June 19, 2013
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Sunday, November 11, 2012
One hundred years ago today, Hal Trosky was born.
He had tremendous talent, tremendous success, but ultimately Trosky became a tremendous disappointment. He’s one of the great also-rans in baseball history, a sad what-might-have-been tale.
Trosky made his big league debut as a 20-year-old with the Cleveland Indians in 1933. By age 21, he was not only their everyday starting first baseman (and I mean every day—he led the league with 154 games played), but he belted 35 homers, posted a .330 average and collected in 142 RBIs. Yeah, the 1930s AL was a hitters' wonderland, but adjust for era all you want, and that’s still damn impressive stuff.
Two years later, Trosky was even better. He became one of the few, the proud, the men with over 400 total bases in one season when he slugged 45 homers, hit 42 doubles, and legged out nine triples among his 216 hits. His 405 total bases led the league, and he drove in 162 runs, an Indians franchise record until Manny Ramirez had 165 in 1999.
The 1930s was a great era for American League first baseman with Hank Greenberg, Lou Gehrig, and Jimmie Foxx, but given how good Trosky was and how young he was, one could be forgiven for thinking he might end up with the best career of them all. At the very least, he looked like a clear Hall of Famer in the making.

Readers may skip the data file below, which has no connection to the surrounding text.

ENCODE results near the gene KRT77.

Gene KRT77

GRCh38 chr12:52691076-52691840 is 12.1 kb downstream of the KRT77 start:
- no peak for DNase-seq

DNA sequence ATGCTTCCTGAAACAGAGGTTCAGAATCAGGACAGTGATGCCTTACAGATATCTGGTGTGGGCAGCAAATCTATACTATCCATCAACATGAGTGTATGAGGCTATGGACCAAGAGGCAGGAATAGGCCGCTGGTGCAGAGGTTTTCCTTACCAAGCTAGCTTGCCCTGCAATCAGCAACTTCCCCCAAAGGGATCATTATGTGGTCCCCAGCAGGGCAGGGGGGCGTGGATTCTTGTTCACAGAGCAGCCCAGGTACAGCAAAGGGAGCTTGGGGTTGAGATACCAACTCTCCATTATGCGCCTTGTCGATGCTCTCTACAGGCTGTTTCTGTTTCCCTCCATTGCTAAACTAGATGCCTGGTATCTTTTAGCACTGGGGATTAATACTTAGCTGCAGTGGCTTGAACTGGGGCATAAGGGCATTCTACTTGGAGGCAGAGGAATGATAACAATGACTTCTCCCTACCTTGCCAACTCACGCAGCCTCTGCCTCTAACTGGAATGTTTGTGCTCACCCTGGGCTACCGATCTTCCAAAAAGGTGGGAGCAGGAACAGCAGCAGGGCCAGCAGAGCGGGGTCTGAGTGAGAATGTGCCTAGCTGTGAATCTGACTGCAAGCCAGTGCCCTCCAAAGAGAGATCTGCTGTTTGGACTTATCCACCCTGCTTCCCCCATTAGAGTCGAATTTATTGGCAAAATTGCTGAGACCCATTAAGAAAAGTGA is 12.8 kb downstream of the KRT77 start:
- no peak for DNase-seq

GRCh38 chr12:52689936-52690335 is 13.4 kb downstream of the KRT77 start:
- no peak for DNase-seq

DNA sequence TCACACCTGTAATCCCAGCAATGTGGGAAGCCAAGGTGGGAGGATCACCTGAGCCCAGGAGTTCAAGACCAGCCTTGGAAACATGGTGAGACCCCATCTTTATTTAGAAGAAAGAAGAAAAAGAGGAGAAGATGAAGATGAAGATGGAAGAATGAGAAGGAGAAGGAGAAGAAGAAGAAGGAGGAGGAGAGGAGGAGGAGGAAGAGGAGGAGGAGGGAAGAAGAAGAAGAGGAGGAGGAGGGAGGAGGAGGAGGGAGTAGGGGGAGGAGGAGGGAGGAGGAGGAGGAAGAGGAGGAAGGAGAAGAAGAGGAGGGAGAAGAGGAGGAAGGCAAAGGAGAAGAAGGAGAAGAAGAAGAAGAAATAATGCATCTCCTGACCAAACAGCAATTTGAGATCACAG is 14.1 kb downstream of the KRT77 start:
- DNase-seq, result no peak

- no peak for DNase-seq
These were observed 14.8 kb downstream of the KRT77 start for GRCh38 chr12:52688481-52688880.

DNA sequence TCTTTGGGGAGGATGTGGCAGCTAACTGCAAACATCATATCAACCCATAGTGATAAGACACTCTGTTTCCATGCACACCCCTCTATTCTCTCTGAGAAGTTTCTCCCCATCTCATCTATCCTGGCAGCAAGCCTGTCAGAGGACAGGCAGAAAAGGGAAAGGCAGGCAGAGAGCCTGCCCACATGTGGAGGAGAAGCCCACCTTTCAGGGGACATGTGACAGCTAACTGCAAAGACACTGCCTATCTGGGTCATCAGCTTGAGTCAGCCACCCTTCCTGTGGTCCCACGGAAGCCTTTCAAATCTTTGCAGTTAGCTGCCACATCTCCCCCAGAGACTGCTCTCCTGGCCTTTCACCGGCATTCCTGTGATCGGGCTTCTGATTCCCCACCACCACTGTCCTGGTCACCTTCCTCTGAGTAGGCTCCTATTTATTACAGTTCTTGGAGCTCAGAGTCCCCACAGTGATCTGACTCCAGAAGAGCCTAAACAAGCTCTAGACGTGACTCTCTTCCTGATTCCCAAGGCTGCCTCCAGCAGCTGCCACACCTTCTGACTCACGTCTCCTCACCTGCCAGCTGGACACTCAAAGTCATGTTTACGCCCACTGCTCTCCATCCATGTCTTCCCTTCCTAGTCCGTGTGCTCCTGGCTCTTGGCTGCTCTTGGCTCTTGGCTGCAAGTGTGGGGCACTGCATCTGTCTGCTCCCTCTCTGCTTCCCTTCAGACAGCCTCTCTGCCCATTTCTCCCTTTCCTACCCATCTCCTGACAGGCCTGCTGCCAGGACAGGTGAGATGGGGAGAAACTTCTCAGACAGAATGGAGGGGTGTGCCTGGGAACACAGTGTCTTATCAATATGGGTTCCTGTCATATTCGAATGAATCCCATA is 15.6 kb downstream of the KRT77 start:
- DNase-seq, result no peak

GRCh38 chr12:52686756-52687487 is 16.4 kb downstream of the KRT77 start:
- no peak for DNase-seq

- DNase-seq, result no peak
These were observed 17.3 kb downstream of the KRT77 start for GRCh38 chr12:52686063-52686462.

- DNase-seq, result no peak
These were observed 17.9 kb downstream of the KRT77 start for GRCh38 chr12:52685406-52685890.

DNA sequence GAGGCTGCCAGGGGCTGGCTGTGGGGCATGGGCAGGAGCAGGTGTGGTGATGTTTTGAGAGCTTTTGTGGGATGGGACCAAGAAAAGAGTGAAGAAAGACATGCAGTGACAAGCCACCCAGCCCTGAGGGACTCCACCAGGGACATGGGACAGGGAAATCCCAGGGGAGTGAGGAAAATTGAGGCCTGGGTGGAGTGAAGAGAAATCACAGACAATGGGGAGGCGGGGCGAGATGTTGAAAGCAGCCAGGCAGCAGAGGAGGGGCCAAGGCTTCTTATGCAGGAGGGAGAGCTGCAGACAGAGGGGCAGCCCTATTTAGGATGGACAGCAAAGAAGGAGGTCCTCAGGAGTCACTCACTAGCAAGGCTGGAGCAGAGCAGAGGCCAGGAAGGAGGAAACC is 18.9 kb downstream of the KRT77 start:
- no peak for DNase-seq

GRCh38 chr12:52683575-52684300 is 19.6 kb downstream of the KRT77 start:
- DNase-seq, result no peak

It didn’t quite happen like that, though, did it?
In 1937, the year after his 405-total-bases season, Trosky's average dropped by 45 points to .298, though he still slugged 35 homers. Just a one-time dip, right?
Sure enough, his average revived, spending back-to-back years in the .330s in 1938-39, but his power flopped to around 20 homers a year. In 1940, Trosky hit .295 with 25 homers, nice numbers—especially given that the AL’s overall offensive numbers were down—but nothing like Foxx, Gehrig, or Greenberg.
In 1941, he only played half a season and hit just 11 homers. Then came World War II, but even without the war, Trosky’s career appeared over.
What happened? Simple: migraine headaches so severe they derailed his career. As early as 1939, he played in just 122 games. The migraines made it impossible for him to concentrate enough to play the game, and that’s why his once-stellar career fell apart.
Without the headaches, Trosky might have been one of those guys who peaked early anyway. Hey, it happens. But the headaches explained why he fizzled so ferociously.
Trosky went into farming and real estate, dying in 1979 at age 66.
But his journey began with his birth, exactly 100 years ago today.
Aside from that, many other baseball events today celebrate their anniversary or “day-versary” (which is something that occurred X-thousand days ago). Here they are, with the better ones in bold if you’d prefer to just skim through the things.
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